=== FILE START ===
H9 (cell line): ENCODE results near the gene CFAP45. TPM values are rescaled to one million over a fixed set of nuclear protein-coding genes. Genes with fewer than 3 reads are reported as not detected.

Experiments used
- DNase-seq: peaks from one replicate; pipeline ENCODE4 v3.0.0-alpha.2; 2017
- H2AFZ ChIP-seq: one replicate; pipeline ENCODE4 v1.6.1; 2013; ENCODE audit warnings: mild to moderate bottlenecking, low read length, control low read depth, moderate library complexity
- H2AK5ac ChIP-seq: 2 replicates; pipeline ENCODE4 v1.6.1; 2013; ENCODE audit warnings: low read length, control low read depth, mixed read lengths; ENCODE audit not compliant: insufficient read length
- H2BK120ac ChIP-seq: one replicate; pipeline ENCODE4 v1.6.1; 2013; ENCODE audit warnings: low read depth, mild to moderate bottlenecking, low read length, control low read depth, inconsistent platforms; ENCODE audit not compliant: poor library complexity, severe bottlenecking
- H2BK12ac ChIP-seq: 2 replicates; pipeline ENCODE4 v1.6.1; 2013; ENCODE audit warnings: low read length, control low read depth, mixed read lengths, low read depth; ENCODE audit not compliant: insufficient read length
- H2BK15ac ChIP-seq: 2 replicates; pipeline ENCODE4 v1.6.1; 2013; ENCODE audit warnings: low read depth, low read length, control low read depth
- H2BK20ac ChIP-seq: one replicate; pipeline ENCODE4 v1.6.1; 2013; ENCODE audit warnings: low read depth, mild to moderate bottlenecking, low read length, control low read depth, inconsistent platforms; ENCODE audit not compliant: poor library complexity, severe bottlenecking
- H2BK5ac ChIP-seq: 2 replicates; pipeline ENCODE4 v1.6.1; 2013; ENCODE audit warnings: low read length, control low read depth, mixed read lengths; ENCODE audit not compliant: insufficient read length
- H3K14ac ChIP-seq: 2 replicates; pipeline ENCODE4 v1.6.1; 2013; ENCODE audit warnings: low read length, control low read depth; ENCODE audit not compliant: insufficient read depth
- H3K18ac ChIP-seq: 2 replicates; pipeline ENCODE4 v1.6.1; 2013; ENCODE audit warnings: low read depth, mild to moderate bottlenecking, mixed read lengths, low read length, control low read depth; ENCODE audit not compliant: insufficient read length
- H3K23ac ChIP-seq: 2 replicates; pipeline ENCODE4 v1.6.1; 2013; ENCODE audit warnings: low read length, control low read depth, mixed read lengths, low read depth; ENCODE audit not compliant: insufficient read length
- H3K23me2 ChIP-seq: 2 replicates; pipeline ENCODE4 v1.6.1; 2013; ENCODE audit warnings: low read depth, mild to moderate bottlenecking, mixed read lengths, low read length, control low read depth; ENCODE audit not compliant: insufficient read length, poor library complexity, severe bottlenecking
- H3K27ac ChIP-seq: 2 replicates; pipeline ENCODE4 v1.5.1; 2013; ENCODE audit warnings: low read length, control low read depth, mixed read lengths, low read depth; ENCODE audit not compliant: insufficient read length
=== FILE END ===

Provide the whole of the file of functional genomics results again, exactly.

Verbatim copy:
H9 (cell line): ENCODE results near the gene CFAP45. TPM values are rescaled to one million over a fixed set of nuclear protein-coding genes. Genes with fewer than 3 reads are reported as not detected.

Experiments used
- DNase-seq: peaks from one replicate; pipeline ENCODE4 v3.0.0-alpha.2; 2017
- H2AFZ ChIP-seq: one replicate; pipeline ENCODE4 v1.6.1; 2013; ENCODE audit warnings: mild to moderate bottlenecking, low read length, control low read depth, moderate library complexity
- H2AK5ac ChIP-seq: 2 replicates; pipeline ENCODE4 v1.6.1; 2013; ENCODE audit warnings: low read length, control low read depth, mixed read lengths; ENCODE audit not compliant: insufficient read length
- H2BK120ac ChIP-seq: one replicate; pipeline ENCODE4 v1.6.1; 2013; ENCODE audit warnings: low read depth, mild to moderate bottlenecking, low read length, control low read depth, inconsistent platforms; ENCODE audit not compliant: poor library complexity, severe bottlenecking
- H2BK12ac ChIP-seq: 2 replicates; pipeline ENCODE4 v1.6.1; 2013; ENCODE audit warnings: low read length, control low read depth, mixed read lengths, low read depth; ENCODE audit not compliant: insufficient read length
- H2BK15ac ChIP-seq: 2 replicates; pipeline ENCODE4 v1.6.1; 2013; ENCODE audit warnings: low read depth, low read length, control low read depth
- H2BK20ac ChIP-seq: one replicate; pipeline ENCODE4 v1.6.1; 2013; ENCODE audit warnings: low read depth, mild to moderate bottlenecking, low read length, control low read depth, inconsistent platforms; ENCODE audit not compliant: poor library complexity, severe bottlenecking
- H2BK5ac ChIP-seq: 2 replicates; pipeline ENCODE4 v1.6.1; 2013; ENCODE audit warnings: low read length, control low read depth, mixed read lengths; ENCODE audit not compliant: insufficient read length
- H3K14ac ChIP-seq: 2 replicates; pipeline ENCODE4 v1.6.1; 2013; ENCODE audit warnings: low read length, control low read depth; ENCODE audit not compliant: insufficient read depth
- H3K18ac ChIP-seq: 2 replicates; pipeline ENCODE4 v1.6.1; 2013; ENCODE audit warnings: low read depth, mild to moderate bottlenecking, mixed read lengths, low read length, control low read depth; ENCODE audit not compliant: insufficient read length
- H3K23ac ChIP-seq: 2 replicates; pipeline ENCODE4 v1.6.1; 2013; ENCODE audit warnings: low read length, control low read depth, mixed read lengths, low read depth; ENCODE audit not compliant: insufficient read length
- H3K23me2 ChIP-seq: 2 replicates; pipeline ENCODE4 v1.6.1; 2013; ENCODE audit warnings: low read depth, mild to moderate bottlenecking, mixed read lengths, low read length, control low read depth; ENCODE audit not compliant: insufficient read length, poor library complexity, severe bottlenecking
- H3K27ac ChIP-seq: 2 replicates; pipeline ENCODE4 v1.5.1; 2013; ENCODE audit warnings: low read length, control low read depth, mixed read lengths, low read depth; ENCODE audit not compliant: insufficient read length